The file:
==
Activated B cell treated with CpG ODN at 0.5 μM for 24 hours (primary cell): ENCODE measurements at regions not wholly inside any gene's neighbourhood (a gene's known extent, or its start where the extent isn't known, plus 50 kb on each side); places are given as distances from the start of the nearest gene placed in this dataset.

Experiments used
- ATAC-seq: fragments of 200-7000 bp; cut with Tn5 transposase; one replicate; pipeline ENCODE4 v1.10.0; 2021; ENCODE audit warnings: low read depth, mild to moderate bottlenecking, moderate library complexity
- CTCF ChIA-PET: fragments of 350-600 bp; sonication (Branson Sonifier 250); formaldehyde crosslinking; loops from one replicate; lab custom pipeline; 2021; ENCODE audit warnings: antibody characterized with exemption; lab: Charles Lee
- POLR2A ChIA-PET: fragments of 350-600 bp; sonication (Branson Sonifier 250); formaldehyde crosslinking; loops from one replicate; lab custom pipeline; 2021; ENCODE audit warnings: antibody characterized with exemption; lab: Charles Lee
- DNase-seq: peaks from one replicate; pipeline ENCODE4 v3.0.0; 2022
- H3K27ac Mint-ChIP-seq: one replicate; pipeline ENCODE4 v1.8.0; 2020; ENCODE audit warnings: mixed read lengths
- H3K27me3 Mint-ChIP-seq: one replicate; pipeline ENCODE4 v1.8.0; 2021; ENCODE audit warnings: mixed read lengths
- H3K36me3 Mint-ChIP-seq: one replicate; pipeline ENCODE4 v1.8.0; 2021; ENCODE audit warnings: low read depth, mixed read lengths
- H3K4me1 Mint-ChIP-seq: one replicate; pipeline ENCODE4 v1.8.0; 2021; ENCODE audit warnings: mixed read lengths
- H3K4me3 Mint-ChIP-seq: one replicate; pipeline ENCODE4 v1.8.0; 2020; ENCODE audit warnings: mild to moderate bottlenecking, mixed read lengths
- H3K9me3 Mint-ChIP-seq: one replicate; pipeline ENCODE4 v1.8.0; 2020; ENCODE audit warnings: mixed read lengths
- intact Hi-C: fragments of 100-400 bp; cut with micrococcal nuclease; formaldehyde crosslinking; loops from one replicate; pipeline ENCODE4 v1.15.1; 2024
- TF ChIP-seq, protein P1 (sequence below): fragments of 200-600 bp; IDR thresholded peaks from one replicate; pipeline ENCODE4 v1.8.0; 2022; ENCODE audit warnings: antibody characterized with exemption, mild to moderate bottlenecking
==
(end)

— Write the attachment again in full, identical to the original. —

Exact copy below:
Activated B cell treated with CpG ODN at 0.5 μM for 24 hours (primary cell): ENCODE measurements at regions not wholly inside any gene's neighbourhood (a gene's known extent, or its start where the extent isn't known, plus 50 kb on each side); places are given as distances from the start of the nearest gene placed in this dataset.

Experiments used
- ATAC-seq: fragments of 200-7000 bp; cut with Tn5 transposase; one replicate; pipeline ENCODE4 v1.10.0; 2021; ENCODE audit warnings: low read depth, mild to moderate bottlenecking, moderate library complexity
- CTCF ChIA-PET: fragments of 350-600 bp; sonication (Branson Sonifier 250); formaldehyde crosslinking; loops from one replicate; lab custom pipeline; 2021; ENCODE audit warnings: antibody characterized with exemption; lab: Charles Lee
- POLR2A ChIA-PET: fragments of 350-600 bp; sonication (Branson Sonifier 250); formaldehyde crosslinking; loops from one replicate; lab custom pipeline; 2021; ENCODE audit warnings: antibody characterized with exemption; lab: Charles Lee
- DNase-seq: peaks from one replicate; pipeline ENCODE4 v3.0.0; 2022
- H3K27ac Mint-ChIP-seq: one replicate; pipeline ENCODE4 v1.8.0; 2020; ENCODE audit warnings: mixed read lengths
- H3K27me3 Mint-ChIP-seq: one replicate; pipeline ENCODE4 v1.8.0; 2021; ENCODE audit warnings: mixed read lengths
- H3K36me3 Mint-ChIP-seq: one replicate; pipeline ENCODE4 v1.8.0; 2021; ENCODE audit warnings: low read depth, mixed read lengths
- H3K4me1 Mint-ChIP-seq: one replicate; pipeline ENCODE4 v1.8.0; 2021; ENCODE audit warnings: mixed read lengths
- H3K4me3 Mint-ChIP-seq: one replicate; pipeline ENCODE4 v1.8.0; 2020; ENCODE audit warnings: mild to moderate bottlenecking, mixed read lengths
- H3K9me3 Mint-ChIP-seq: one replicate; pipeline ENCODE4 v1.8.0; 2020; ENCODE audit warnings: mixed read lengths
- intact Hi-C: fragments of 100-400 bp; cut with micrococcal nuclease; formaldehyde crosslinking; loops from one replicate; pipeline ENCODE4 v1.15.1; 2024
- TF ChIP-seq, protein P1 (sequence below): fragments of 200-600 bp; IDR thresholded peaks from one replicate; pipeline ENCODE4 v1.8.0; 2022; ENCODE audit warnings: antibody characterized with exemption, mild to moderate bottlenecking